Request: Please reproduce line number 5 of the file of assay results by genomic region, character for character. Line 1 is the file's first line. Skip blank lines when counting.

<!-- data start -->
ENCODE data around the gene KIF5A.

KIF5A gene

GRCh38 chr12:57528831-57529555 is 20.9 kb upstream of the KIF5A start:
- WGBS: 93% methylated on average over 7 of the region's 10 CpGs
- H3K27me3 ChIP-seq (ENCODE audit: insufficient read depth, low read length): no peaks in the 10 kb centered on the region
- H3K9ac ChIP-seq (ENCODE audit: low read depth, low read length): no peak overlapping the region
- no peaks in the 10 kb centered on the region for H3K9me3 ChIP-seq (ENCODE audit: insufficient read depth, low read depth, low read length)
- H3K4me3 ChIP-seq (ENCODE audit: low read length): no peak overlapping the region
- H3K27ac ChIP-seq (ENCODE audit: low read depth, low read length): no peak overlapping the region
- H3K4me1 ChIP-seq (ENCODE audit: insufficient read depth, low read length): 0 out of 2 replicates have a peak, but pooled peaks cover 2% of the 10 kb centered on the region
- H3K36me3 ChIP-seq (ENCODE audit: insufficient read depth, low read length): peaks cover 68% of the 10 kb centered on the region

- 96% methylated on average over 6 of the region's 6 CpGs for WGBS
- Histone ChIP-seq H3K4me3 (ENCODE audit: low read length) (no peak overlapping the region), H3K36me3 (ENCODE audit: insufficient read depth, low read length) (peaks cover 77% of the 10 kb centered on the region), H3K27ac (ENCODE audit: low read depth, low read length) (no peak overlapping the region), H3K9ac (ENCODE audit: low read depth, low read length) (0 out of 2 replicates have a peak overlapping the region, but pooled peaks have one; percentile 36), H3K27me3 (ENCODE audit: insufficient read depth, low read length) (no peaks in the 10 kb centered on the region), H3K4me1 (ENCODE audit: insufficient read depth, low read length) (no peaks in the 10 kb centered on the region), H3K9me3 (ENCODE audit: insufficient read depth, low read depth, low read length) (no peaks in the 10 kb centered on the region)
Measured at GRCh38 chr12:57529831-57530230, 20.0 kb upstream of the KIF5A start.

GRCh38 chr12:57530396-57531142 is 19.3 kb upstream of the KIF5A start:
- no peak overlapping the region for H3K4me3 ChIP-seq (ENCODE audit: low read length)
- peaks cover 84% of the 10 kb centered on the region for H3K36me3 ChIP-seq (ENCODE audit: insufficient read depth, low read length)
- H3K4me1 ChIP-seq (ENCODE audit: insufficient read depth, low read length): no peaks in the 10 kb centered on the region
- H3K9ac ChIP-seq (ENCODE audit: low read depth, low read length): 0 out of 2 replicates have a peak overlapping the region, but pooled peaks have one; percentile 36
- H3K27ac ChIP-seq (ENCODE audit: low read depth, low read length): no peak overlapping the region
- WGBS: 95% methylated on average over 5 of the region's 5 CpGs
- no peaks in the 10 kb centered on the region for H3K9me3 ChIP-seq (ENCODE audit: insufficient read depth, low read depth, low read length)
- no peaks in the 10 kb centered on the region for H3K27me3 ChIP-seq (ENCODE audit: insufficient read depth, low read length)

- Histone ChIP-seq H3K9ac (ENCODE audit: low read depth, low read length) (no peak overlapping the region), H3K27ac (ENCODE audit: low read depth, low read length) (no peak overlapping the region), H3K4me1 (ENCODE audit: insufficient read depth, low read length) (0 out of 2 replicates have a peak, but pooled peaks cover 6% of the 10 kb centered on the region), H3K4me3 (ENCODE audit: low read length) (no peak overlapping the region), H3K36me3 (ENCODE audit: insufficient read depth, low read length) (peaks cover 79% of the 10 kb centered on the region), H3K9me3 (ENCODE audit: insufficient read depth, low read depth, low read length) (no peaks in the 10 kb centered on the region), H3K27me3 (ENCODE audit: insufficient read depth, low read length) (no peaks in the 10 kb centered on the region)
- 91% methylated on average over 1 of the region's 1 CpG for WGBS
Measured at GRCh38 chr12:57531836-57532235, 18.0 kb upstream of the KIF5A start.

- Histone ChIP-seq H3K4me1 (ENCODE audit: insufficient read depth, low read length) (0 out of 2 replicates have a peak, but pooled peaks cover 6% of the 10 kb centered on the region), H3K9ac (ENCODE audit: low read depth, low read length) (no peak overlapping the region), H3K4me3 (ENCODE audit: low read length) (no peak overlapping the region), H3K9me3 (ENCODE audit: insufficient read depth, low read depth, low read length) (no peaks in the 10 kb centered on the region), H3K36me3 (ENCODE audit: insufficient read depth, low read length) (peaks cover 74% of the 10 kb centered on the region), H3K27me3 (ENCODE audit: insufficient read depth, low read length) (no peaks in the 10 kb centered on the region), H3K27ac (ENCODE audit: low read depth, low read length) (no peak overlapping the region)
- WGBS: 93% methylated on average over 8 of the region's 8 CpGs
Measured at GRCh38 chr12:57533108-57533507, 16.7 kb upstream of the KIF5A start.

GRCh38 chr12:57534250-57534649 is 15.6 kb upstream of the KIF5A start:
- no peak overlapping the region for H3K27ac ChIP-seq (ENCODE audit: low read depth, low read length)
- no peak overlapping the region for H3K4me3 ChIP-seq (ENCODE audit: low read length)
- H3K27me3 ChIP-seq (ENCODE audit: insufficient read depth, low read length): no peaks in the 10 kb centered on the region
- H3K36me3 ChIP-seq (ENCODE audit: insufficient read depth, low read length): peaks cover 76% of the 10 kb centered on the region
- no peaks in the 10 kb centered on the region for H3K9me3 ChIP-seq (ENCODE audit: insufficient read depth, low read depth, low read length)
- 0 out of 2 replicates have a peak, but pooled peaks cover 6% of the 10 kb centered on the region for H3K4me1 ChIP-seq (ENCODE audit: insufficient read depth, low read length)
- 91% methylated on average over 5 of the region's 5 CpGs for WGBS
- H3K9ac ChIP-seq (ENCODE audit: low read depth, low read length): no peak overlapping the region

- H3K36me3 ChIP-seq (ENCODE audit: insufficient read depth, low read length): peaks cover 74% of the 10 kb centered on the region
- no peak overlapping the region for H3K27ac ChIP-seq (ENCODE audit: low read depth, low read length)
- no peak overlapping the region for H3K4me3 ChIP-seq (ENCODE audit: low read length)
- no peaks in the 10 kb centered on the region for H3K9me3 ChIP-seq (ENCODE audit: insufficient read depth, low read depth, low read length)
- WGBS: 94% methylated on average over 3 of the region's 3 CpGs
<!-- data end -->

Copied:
- H3K27me3 ChIP-seq (ENCODE audit: insufficient read depth, low read length): no peaks in the 10 kb centered on the region